Nebraska Authors

Black Elk

AKA: Also known as Nicholas Black Elk

Born ≈ 1863

Died 1950-08-19

Versions of the book 'Black Elk Speaks'

Versions of the book 'Black Elk Speaks'

Famous Oglala Lakota (Sioux) medicine man, holy man, and teacher. Black Elk fought at the Little Bighorn, witnessed the death of his second cousin Crazy Horse, toured Europe with Buffalo Bill's Wild West Show, and was badly wounded in an attack on the Seventh Cavalry after the massacre at Wounded Knee. Later, Black Elk turned down requests to interview him, including Eleanor Hinman's request to speak to him for her Crazy Horse manuscript. But in the summer of 1930, he chose poet John Neihardt, with whom he felt great spiritual kinship, to record and preserve his vision, hoping the record might preserve the culture of his people against the destruction that had seemed to engulf them.

Black Elk's biographer Joe Jackson describes the interviews, recognized from the beginning by all parties as very important, as carefully structured, done in the presence of four Lakota elders, including the very eminent Lakota Standing Bear, who would provide illustrations, as paintings on deerskin, that appeared in the 1932 edition of Black Elk Speaks. The translations and re-translations went back and forth, through Ben Black Elk (Black Elk's son), until the parties agreed, with Enid Neihardt (the poet's daughter) providing a stenographic record.

Black Elk Speaks was published in 1932 to critical acclaim, but little wider interest. Only in the late 1960s did it gain a broad audience. The book's cultural importance to Native Americans has always been recognized, and there are many discussions of this. There will likely always be a lively discussion of how much Neihardt might have altered the account in making it into a work of literature. The family of Black Elk seems to have regarded it as a faithful account.

Black Elk transmitted two other significant works. When the Tree Flowered: An Authentic Tale of the Old Sioux World, published in 1951, also as a collaboration with Neihardt, seems intended as a prologue and introduction to Black Elk Speaks. The Sacred Pipe: Black Elk's Account of the Seven Rites of the Oglala Sioux (As told to Joseph Epes Brown), 1954, resulted when Brown, moved by reading the earlier works went to the Pine Ridge to speak with Black Elk, and found him--contrary to the expectations of others, including Neihardt's--willing to talk. All the books can be seen as part of Black Elk's carefully considered campaign to find sympathetic spirits to help him preserve what could be saved of traditional Lakota culture.

Black Elk Speaks. 1932. (as told to John G. Neihardt)
Hilda Neihardt Petri, Black Elk and Flaming Rainbow : personal memories of the Lakota holy man and John Neihardt, 1995
Joe Jackson, Black Elk: The Life of an American Visionary, 2016. A major scholarly biography.
Black Elk Lives: Conversations With the Black Elk Family. with Esther Black Elk DeSersa, Olivia Black Elk Pourier, Aaron DeSersa Jr. and Clifton DeSersa, edited by Hilda Neihardt and Lori Utecht, 2000.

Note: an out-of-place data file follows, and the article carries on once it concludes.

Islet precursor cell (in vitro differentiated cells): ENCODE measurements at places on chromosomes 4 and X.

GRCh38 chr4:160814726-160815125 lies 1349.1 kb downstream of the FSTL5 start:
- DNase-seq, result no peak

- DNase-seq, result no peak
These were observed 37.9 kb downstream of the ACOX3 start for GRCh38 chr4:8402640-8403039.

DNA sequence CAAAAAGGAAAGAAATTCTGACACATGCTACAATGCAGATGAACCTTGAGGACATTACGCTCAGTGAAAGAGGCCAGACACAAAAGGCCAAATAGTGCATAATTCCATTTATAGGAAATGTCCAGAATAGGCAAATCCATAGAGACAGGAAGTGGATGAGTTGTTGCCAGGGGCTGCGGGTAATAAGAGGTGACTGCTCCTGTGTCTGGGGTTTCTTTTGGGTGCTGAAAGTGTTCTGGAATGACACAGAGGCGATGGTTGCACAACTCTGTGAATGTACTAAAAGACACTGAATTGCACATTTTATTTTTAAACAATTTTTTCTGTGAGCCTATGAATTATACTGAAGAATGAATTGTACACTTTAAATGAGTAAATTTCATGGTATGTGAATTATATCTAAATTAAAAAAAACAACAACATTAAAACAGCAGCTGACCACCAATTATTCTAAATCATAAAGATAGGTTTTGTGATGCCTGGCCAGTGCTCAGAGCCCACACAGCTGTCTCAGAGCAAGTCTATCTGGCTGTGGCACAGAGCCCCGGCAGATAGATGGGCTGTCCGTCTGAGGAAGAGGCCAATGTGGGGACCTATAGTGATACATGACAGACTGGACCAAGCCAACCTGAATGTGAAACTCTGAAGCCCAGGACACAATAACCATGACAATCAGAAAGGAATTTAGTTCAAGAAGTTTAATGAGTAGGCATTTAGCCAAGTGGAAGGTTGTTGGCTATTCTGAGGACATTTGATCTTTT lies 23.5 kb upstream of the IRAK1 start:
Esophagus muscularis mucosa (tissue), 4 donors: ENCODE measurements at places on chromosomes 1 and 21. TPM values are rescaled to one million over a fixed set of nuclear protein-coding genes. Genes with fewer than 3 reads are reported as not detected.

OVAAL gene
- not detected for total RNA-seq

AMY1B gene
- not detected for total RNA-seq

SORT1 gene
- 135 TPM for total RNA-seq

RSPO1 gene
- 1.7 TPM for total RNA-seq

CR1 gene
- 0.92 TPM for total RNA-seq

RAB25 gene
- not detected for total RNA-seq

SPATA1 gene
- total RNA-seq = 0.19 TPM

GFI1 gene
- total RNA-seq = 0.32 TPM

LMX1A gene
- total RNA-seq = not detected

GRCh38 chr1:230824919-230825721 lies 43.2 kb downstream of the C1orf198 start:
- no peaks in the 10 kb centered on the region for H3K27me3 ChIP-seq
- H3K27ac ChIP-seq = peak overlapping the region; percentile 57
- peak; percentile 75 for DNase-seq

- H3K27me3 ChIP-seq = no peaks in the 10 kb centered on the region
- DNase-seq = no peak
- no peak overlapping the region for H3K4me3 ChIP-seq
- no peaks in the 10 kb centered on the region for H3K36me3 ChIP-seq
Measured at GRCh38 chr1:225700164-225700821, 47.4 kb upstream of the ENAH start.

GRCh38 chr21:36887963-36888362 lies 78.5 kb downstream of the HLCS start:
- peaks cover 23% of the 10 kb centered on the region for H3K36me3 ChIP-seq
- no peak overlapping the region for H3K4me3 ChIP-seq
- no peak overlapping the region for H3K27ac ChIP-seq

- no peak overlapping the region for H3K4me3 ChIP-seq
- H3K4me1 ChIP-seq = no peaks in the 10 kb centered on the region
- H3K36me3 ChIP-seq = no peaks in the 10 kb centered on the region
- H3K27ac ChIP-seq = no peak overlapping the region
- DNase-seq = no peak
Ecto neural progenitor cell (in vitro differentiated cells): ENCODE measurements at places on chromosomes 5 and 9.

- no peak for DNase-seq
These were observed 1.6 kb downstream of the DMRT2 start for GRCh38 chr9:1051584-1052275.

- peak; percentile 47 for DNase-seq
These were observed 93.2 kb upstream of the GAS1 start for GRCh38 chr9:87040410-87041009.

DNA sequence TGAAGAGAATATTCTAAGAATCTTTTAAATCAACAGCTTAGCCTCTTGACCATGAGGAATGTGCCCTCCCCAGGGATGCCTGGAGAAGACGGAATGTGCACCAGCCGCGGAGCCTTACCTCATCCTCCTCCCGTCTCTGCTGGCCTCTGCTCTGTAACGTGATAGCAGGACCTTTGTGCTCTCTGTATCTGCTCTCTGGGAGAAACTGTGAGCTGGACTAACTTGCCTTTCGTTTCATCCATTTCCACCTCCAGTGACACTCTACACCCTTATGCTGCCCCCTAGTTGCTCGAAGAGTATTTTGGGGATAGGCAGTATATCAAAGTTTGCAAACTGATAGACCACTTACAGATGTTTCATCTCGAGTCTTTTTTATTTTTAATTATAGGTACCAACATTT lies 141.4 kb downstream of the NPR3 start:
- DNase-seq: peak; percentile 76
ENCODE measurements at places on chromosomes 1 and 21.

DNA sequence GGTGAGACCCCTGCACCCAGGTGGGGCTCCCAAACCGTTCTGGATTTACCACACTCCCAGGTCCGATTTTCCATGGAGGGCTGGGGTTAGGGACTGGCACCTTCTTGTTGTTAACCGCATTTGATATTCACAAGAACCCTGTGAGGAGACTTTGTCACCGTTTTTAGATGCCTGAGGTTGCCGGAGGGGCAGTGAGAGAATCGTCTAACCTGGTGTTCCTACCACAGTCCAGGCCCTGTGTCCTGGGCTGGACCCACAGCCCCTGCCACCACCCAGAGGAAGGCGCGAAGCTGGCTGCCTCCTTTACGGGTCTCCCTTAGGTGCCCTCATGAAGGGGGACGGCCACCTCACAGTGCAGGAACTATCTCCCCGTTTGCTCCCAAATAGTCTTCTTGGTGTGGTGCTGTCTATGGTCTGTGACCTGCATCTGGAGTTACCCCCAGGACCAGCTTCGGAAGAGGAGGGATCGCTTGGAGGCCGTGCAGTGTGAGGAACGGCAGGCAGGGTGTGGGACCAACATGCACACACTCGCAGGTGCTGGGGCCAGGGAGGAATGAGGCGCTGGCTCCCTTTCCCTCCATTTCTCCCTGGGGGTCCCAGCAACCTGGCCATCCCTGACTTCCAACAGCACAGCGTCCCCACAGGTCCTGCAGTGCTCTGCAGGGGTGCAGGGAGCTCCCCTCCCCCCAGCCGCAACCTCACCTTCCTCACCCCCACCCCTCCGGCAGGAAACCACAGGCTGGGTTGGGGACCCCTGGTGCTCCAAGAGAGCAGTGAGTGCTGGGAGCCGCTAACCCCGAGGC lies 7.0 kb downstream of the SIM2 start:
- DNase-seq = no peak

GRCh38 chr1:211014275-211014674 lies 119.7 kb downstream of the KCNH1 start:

Author Of

  • Nonfiction
  • Biography


Oglala Lakota Sioux; Native American; Religion; History; Customs


Ogalala Holy Man
Catholic Missionary among the Plains Indians (final decade of his life)


March 1995, the Denver Center Theater's touring Company performed Black Elk Speaks at the Mark Taper Forum in Los Angeles


John Neihardt


Black Elk Speaks. 1932. (as told to John G. Neihardt)
When the Tree Flowered: An Authentic Tale of the Old Sioux World.1951. (in collaboration with John G. Neihardt)
The Sacred Pipe: Black Elk's Account of the Seven Rites of the Oglala Sioux.1954. (as told to Joseph Epes Brown)

We appreciate corrections and additions to our information about authors, but please read the following guidelines and caveats carefully.

  • The Nebraska Authors database is based on publicly available sources. Unless you are the author contacting us in person, it helps us if you cite the source or sources of your information. We cannot include unsourced information in the database.
  • We may be appreciative of information we choose not to include in the publicly available database.
  • To include an image on an author profile, please send jpg attachment to nebraskaauthors@lincoln.ne.gov. A photo-release agreement is required before the image will be published on this site.
  • Because of the way we are staffed, expect corrections or additions to take time, sometimes up to three months.
  • While we initially included some actual links to external URLs in the database, we will in the future no longer provide functioning links. We will instead record the presence of specific external materials in language that we hope will help intelligent users find it themselves. Web rot, in which actual materials remain online but undergo changes in their URLs, is too demanding in terms of staff time for us to hope to keep external links current.

Please copy, fill out the form below, and email it to heritage@lincoln.ne.gov to suggest a change.

Black Elk

Do you have corrections for the above information or other information to add?:

(e.g. Author is buried in Fremont, not in David City / Also wrote for the Daily Nebraskan during her time as a student)